The Magazine

Hillary Goes to Wal-Mart

From the June 23, 2003 issue: The latest skirmish in the Clinton wars.

Jun 23, 2003, Vol. 8, No. 40 • By MATT LABASH
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Fairfax, Virginia

IT'S HARD TO DESCRIBE the electricity one feels when crossing this Northern Virginia strip-mall parking lot to attend Hillary Clinton's "Living History" book-signing. But I haven't been this excited about Wal-Mart since my one-hour photos came back in 25 minutes. It makes me feel all sprightly and young again--as if it were 1998.

Hillary has yet to arrive, but already, her fans and detractors are sparring. On one side of the street, snaking out of the store through the lawn'n'garden section, are the Hillaryites. They carry umbrellas and folding chairs and squeeze-bottles. They look like public librarians and NPR pledge-drivers. They arrive as early as 9 A.M. to snatch up all 2,000 books and be in place to get them signed at 7:30 that evening. They are a patient, trusting people. And they will need patience to endure the taunts of their opponents, standing across the way on a median strip.

The Wal-Mart parking lot is shaping up to resemble an old-school gang fight. Except instead of knives and chains, the combatants use placards and really weak song parodies. The Hillaryites' tormentors are the Freepers, a fierce, warlike tribe from the Free Republic organization--a fire-breathing conservative band of Internet brothers who often call each other by their screen names, even in person. The gist of the Freeper complaint--one seconded by many mainstream book reviewers who are much less intense than they are--is that Hillary has been paid $8 million to perpetrate a fraud, one of the many tributary frauds being her claim that she didn't know her husband had relations with Monica Lewinsky until he admitted it in August 1998, seven months after the story broke.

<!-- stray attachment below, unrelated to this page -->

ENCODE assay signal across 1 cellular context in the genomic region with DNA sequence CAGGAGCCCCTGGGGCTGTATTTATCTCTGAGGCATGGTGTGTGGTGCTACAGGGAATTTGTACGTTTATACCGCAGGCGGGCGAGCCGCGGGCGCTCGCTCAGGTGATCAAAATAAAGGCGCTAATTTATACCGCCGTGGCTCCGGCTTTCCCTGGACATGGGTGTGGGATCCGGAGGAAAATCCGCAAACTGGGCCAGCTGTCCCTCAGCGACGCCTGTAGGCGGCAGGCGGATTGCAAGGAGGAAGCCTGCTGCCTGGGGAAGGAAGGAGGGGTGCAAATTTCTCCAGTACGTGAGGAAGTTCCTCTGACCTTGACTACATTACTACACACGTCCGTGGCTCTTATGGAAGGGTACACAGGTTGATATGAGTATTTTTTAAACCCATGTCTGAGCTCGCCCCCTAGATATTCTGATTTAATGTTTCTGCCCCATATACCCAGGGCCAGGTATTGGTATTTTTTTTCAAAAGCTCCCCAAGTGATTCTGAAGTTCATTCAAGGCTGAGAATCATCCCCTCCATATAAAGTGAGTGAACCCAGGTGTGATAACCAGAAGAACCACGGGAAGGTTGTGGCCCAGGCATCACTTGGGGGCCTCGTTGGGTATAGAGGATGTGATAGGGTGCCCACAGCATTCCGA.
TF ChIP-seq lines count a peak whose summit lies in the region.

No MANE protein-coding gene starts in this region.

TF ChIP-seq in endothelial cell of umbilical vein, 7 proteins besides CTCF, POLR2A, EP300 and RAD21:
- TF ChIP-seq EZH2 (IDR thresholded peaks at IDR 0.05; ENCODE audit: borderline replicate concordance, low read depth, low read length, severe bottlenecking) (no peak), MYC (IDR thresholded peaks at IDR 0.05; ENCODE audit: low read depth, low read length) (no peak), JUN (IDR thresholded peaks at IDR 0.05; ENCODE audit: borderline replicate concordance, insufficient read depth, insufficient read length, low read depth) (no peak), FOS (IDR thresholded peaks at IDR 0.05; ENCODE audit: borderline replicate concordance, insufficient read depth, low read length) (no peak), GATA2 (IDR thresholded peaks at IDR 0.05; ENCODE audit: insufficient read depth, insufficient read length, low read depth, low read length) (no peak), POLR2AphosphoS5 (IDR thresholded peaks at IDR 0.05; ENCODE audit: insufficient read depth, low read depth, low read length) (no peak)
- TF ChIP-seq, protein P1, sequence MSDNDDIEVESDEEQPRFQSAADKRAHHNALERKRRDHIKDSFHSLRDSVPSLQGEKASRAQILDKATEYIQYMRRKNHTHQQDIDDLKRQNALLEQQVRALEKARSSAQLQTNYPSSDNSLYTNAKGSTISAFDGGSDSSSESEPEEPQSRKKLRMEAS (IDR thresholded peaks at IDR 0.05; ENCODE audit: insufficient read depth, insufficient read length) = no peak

The contempt expressed for Hillary is of a nature that even I, who labor in the vineyards of full-time Clinton-bashers, have rarely heard. Like many conservatives, they seem to dislike her more than Bill--presumably because Bill is regarded as a phony, but he at least lives his lies. Hillary, the thinking goes, is living someone else's lies, making her a phony squared. The Freepers take pride in not being full-time activists--"We all have REAL JOBS," says the business card of one of them. Still, they come off as dedicated protest professionals. They save money on placards by writing different messages on the front and back of their signs. And they bring fun costumes, like the guy wearing a full devil suit, who communicates, in his own understated way, that Hillary is the Princess of Darkness.

Dave Fordice, a Freeper mechanical engineer, is conducting a high-volume marriage seminar (What would you do if your husband serially cheated on you?), when he's accosted by a Hillary partisan in a postal service uniform, who goes, well, kind of postal. It's hard to understand her through all the foaming, but she says something about Dave not being God, which all of us--even Dave--know, because God probably wouldn't wear a "Fry Mumia" T-shirt, as Dave does.

The Freepers and the Hillaryites go back and forth, speaking like overheated bumper stickers, in a manner that resembles our political discourse through most of the nineties. A Freeper placard touts Monica's "Quote of the Century: 'I voted Republican this year, the Democrats left a bad taste in my mouth.'" "Boo!" say several of the Hillaryites. The Freepers start bleating like barnyard animals, then break into a chorus of "Sheeple Who Need Sheeple." "Loser!" cough the Hillaryites, now holding L-signs up to their foreheads. The Freepers are outnumbered about 200 to 1. But preparation is everything, and the Freepers seem to be getting the best of it.

The Hillaryites are frustrated, but a bellicose, heavyset woman starts trying to rally the troops by screaming "Bozo! Bush is a BOZO!" I scramble over to her and try to conduct an interview. But she's tasted blood and finds it difficult to stop. She tries to respond to questions and wage war at the same time. The effect is that of a Tourette's sufferer short of medication: "My name is Tina, and those are BOZO LOVERS! BUSH IS BOZO THE CLOWN! Hi, who you with? BOZO! Who do you write for? DOWN WITH BOZO!"